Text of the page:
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Published by CMMichaelABrown

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Published by: CMMichaelABrown on Oct 22, 2012
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Council of the District of ColumbiaCommittee on Economic Development and HousingNotice of Public Oversight Roundtable
1350 Pennsylvania Ave., NW, Washington, D.C. 20004
Long Term Funding and Planning: Ensuring the Survival of the Local RentSupplement Program
Councilmember Michael Brown, Chairperson of the Committee on EconomicDevelopment and Housing, announces a public oversight roundtable on: Long TermFunding and Planning: Ensuring the Survival of the Local Rent Supplement Program.The public oversight roundtable will be held
on, October 26, 2012, at 10:00 a.m., in theCouncil Chamber, Room 500 of the John A. Wilson Building, 1350 Pennsylvania Ave.,NW, Washington, D.C. 20004.The Local Rent Supplement Program was established in 2007 as a result of recommendations from the original Comprehensive Housing Strategy Task Force. TheCity made a commitment to very low income residents by putting this unique locallyfunded program in place, to combat federal funding cuts to public housing and housingchoice vouchers, with a goal of removing 1,000 families from the DC Housing
Authority’s waiting list annually.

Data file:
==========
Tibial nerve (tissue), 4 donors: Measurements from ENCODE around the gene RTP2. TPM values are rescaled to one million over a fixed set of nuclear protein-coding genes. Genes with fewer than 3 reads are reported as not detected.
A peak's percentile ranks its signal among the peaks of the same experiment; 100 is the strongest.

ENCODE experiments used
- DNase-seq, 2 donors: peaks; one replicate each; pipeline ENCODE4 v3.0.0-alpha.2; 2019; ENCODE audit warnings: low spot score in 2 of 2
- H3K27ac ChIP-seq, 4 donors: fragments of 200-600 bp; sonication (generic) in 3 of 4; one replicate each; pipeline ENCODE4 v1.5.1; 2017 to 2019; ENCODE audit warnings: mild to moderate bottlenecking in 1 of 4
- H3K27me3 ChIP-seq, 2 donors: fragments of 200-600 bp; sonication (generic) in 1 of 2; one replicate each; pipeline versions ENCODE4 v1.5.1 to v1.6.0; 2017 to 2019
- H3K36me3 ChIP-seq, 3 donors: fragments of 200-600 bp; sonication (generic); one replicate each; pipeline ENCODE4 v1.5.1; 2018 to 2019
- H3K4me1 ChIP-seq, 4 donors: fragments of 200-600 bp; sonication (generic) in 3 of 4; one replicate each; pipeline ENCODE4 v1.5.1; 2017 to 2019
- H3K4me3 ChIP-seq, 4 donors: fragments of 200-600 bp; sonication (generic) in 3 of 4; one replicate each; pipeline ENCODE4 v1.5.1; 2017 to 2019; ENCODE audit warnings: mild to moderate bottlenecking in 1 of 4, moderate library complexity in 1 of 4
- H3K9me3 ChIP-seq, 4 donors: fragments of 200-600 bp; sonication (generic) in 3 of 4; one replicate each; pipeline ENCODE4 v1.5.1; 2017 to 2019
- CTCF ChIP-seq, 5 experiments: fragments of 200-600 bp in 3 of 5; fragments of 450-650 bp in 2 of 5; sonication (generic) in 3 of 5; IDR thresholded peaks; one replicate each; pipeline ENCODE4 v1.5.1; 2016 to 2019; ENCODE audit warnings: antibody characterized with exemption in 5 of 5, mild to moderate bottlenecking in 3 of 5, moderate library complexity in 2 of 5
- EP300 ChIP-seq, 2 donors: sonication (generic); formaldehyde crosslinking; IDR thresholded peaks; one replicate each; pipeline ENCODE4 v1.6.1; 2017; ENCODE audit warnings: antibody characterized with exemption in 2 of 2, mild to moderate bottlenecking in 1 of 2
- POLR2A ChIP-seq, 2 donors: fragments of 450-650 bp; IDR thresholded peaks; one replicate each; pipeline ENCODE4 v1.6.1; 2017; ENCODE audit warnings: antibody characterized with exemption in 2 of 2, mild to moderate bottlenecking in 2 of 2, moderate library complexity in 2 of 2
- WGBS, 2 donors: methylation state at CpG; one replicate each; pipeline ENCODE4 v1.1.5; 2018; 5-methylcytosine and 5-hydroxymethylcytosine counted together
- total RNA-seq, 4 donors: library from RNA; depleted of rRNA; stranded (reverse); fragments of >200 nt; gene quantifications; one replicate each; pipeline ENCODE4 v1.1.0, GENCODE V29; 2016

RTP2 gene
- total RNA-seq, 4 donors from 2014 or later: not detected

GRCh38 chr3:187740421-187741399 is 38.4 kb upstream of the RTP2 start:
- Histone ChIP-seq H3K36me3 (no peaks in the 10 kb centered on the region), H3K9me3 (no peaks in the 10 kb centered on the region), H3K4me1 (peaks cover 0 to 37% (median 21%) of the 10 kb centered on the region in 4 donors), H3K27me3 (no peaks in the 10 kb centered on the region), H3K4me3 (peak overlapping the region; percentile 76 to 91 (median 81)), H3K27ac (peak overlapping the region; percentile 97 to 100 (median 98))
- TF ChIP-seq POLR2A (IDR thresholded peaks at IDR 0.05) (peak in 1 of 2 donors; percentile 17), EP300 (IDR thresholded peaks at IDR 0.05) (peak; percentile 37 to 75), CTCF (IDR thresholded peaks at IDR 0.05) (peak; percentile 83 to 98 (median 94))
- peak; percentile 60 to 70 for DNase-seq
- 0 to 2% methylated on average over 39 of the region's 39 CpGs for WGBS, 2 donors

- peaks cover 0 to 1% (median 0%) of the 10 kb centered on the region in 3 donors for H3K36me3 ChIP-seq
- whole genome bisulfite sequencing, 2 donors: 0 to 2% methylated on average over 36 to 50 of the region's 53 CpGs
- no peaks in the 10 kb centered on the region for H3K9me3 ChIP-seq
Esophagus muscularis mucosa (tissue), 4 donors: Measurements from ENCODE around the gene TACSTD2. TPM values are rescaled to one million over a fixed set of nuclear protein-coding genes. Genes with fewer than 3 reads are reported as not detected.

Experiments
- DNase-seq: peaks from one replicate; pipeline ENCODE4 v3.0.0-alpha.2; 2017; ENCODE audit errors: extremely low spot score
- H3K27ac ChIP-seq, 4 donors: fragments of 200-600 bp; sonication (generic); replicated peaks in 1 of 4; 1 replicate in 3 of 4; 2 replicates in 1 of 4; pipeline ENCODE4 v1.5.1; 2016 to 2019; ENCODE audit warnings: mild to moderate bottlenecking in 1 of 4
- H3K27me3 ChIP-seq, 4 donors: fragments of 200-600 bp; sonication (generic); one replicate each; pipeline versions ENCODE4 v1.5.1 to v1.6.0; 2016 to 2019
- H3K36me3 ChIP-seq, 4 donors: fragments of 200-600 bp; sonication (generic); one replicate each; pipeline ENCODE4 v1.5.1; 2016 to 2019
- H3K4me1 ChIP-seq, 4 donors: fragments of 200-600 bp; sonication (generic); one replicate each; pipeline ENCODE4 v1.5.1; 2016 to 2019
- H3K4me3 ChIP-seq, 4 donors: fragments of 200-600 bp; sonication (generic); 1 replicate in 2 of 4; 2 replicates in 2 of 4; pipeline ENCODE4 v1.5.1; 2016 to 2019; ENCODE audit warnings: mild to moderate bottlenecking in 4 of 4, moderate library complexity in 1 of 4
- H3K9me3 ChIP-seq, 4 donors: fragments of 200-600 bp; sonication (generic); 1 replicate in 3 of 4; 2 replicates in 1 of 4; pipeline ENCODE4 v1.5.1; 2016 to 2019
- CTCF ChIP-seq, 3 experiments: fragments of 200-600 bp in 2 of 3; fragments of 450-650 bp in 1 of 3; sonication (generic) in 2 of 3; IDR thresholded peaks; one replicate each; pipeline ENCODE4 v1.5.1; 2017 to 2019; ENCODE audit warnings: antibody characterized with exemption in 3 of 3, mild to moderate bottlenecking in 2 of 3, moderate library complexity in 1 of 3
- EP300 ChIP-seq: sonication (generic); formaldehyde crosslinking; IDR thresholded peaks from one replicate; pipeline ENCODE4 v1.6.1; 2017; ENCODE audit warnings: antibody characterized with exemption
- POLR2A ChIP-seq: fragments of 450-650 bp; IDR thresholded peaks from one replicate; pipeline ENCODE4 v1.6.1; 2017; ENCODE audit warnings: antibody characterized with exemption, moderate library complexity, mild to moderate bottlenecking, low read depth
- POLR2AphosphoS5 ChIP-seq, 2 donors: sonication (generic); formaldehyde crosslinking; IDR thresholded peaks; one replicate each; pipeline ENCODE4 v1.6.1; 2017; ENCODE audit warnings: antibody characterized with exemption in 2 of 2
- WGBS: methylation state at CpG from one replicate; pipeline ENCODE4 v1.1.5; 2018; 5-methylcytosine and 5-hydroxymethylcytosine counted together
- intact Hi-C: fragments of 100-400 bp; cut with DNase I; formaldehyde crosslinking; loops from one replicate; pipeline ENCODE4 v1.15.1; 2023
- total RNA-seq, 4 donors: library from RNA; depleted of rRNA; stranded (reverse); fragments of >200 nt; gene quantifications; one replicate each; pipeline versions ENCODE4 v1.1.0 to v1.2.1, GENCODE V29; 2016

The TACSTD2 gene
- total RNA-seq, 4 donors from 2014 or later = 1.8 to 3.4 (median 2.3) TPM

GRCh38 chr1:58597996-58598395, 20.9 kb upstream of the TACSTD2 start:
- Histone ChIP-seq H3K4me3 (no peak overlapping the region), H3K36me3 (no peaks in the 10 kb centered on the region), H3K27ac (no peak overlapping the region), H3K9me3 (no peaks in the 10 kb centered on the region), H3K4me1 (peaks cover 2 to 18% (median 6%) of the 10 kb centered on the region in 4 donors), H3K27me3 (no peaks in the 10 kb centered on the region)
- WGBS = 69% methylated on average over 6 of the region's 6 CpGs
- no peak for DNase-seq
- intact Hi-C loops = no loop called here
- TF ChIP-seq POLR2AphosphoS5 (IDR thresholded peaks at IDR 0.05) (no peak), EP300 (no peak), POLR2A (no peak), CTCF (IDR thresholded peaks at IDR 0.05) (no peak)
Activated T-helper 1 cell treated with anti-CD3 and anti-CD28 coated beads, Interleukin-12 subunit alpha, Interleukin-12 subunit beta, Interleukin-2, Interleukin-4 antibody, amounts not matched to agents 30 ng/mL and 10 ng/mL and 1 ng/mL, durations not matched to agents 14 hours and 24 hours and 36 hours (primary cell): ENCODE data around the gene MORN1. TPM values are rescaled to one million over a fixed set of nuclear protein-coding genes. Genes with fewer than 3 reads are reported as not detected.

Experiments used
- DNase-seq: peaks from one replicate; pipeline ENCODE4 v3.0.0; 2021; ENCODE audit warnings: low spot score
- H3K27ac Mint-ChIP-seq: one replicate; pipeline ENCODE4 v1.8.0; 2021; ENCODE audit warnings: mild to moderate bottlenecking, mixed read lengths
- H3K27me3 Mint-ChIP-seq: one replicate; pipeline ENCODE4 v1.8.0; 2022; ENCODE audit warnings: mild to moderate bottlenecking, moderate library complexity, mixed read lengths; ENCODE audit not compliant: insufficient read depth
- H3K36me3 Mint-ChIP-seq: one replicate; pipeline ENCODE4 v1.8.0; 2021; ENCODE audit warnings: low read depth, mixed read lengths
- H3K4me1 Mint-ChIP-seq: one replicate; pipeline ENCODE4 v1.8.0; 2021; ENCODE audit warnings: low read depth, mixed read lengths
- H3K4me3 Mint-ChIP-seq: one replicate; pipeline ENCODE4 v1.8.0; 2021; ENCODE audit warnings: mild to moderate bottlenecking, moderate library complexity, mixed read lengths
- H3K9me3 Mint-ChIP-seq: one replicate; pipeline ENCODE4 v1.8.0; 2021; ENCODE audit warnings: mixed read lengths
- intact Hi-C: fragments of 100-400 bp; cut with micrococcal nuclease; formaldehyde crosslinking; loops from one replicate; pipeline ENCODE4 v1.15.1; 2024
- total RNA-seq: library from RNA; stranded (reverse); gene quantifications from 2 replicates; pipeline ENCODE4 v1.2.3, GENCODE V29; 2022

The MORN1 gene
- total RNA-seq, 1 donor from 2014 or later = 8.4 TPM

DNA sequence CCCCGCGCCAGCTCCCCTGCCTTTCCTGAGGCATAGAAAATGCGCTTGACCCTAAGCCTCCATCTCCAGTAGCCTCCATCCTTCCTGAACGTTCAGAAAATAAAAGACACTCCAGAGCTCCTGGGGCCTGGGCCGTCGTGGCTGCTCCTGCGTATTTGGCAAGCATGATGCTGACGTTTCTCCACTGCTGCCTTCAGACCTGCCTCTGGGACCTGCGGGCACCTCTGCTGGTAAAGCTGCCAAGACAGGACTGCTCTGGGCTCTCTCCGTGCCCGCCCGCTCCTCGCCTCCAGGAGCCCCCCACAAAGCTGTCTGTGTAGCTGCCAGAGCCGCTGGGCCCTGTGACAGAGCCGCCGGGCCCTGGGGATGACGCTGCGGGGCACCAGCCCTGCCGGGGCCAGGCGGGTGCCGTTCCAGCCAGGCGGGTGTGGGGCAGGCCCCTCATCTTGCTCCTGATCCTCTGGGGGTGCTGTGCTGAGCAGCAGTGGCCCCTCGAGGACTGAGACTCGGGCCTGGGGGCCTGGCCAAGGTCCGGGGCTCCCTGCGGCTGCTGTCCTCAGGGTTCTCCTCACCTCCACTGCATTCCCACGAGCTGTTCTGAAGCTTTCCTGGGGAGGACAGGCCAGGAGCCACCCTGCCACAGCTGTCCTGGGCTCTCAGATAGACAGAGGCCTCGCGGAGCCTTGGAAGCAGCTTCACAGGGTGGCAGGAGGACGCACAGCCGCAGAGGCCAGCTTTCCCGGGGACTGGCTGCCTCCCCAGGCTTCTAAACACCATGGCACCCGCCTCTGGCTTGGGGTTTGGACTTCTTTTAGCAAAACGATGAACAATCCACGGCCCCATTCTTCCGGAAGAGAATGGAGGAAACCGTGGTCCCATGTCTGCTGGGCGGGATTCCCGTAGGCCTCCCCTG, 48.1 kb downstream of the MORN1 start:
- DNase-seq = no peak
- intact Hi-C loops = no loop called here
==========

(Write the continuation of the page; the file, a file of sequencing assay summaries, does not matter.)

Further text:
Despite this goal, the program was consistently flatfunded after the initial year. Although the program did not expand as planned, the Cityhad taken pains to protect the budget for the 1,000 housing slots in the program but nowthe District of Columbia Housing Authority (DCHA) has been directed to shrink theprogram. The Committee learned recently, despite action over the past two years by theCouncil, DCHA
was directed by the Executive’s budget office to allow
a number of vacant local rental assistance vouchers under the LRSP to lapse. During the last twobudgets, the Council has stricken proposed language in the Budget Support Act directingDCHA not to fill vacant vouchers.The source of ongoing funding of the program is another critical area. TheCommittee maintains that designating more than $17,000,000 from the HousingProduction Trust Fund in each of the last two budgets to cover the continuing costs of theLRSP is contrary to the intent of the program. Over the first years of the LRSP, supportfor the program came from the general fund, the more recent practice of siphoning olarge sums form the HPTF only serves to pit two distinct and equally importantaffordable housing tools against each other. Doing so ultimately places an even heavier
 burden on the District’s
ability to effectively execute the full range of housing productionand preservation.The practical effect of allowing these policies to continue will be the contractionand the eventual death of the Local Rent Supplement Program and an overall reduction in

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